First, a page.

Grass silaging with a Reco Mengele SH40N trailed harvester starts the Hinchley season. Although not a big income earner for the business, which specialises in whole-farm arable contracting, the 140ha (350 acres) of first- and second-cut keeps men and machines busy during an otherwise quiet period.

"The Reco is still going well and had an almost problem-free season this year. But it wont go on forever. When it does wear out we will have to review the viability of the silage operation," says Mr Hinchley.

"It is unlikely we will ever get into the highly competitive self-propelled job because those machines need to cut maize as well as grass to make them pay. Maize work would clash too heavily with our peak arable workload."

Other Hinchley equipment up for review includes the oldest of the firms two forward-control MB Trac self-propelled sprayers. The seven- and six-year-old machines spray an annual 12,000ha (30,000 acres), although that area was down about 15% this year because of the drier season and hence reduced disease pressure. Possible replacements for the MB Trac include the new Mercedes forward control conversion from South Cave Tractors and a custom-built 3000- to 4000-litre (660-880gal) Chafer unit.

Mr Hinchley is also concerned about the firms 26,000-unit baling operation. His two New Holland Ford D1000 balers, which make a 60cm x 90cm (2ft x 3ft) section bale, are now in their fourth season and overdue for a change.

"New Holland Fords decision to discontinue the D1000 has left me with a problem," Mr Hinchley explains.

"Farmers round here like the D1000s rectangular bale shape but there is now no new machine available which produces a similarly-sized rectangular profile. The Claas Quadrants bale shape is the obvious alternative but the 1200 models bale is too big for most of our customers, while the 1100s is too small. We will probably be forced into buying a medium square section baler, something like the Krone Big Pack."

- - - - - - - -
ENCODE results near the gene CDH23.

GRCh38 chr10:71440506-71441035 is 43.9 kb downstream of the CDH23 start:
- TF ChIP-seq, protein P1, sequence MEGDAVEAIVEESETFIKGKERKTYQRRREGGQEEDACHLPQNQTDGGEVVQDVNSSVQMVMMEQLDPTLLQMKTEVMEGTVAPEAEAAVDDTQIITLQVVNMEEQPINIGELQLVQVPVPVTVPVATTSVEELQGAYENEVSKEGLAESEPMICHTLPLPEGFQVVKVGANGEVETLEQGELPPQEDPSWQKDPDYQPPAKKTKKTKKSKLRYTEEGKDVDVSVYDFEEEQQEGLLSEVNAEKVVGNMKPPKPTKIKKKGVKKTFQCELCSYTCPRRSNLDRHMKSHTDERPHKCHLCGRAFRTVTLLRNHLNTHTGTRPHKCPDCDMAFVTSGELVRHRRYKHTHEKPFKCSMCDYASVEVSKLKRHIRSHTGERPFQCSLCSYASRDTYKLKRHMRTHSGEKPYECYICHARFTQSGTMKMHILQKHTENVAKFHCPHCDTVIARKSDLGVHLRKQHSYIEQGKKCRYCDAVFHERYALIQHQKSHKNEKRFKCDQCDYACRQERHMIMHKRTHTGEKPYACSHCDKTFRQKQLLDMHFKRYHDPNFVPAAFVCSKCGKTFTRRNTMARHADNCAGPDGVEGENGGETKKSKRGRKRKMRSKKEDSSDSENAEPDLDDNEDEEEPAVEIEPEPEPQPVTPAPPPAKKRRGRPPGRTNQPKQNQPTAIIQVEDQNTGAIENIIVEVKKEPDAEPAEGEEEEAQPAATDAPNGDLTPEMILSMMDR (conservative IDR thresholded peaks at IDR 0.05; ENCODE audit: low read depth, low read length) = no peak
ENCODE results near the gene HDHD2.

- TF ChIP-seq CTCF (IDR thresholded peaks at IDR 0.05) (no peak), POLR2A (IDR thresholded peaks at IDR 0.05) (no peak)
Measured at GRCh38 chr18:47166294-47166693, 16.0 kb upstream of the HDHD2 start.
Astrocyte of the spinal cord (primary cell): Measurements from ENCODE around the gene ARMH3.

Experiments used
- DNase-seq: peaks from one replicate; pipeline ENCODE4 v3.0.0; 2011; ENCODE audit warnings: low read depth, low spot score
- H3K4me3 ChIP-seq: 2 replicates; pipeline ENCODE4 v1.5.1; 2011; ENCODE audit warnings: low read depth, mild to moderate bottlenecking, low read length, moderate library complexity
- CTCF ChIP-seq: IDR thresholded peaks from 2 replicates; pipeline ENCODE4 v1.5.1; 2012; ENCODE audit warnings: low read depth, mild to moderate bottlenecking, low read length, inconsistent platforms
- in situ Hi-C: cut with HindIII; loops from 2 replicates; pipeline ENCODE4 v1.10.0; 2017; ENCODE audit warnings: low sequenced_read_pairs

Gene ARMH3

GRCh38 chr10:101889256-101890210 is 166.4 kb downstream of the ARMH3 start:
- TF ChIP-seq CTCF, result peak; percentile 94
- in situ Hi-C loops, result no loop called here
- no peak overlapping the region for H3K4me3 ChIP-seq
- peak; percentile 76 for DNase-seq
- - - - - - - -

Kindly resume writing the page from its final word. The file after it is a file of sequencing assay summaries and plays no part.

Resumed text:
Returning to Mr Hinchleys more immediate problems (lack of moisture and his difficulties with rape and cereal seed-bed preparation), should he get the rain he is hoping for, will he be happy? "Probably not. Then I will start worrying about whether it will stop."

&#8226 Work undertaken: Whole farm contracting about 1620ha (4000 acres), specialist spraying and medium square baling.

&#8226 Machinery fleet: 285hp Caterpillar Challenger 65B and 205hp Challenger 35 crawlers, five-wheeled tractors (100-265hp), three Claas combines, two forward-control MB Trac sprayers and a JCB 415 wheeled loader.

&#8226 Labour: Five full-time machine operators plus self-employed labour during peak season.

One of three Claas combines operated by Colin Hinchley (inset), making light work of a 3t/acre crop of Soissons winter wheat. Harvest progress has been rapid. Producing seed-beds for next years rape crop is proving more difficult, with cultivation equipment tested to the limit – and beyond.

Rock-hard Nottinghamshire clays take their toll…this split cultivator tine mounting plate says it all.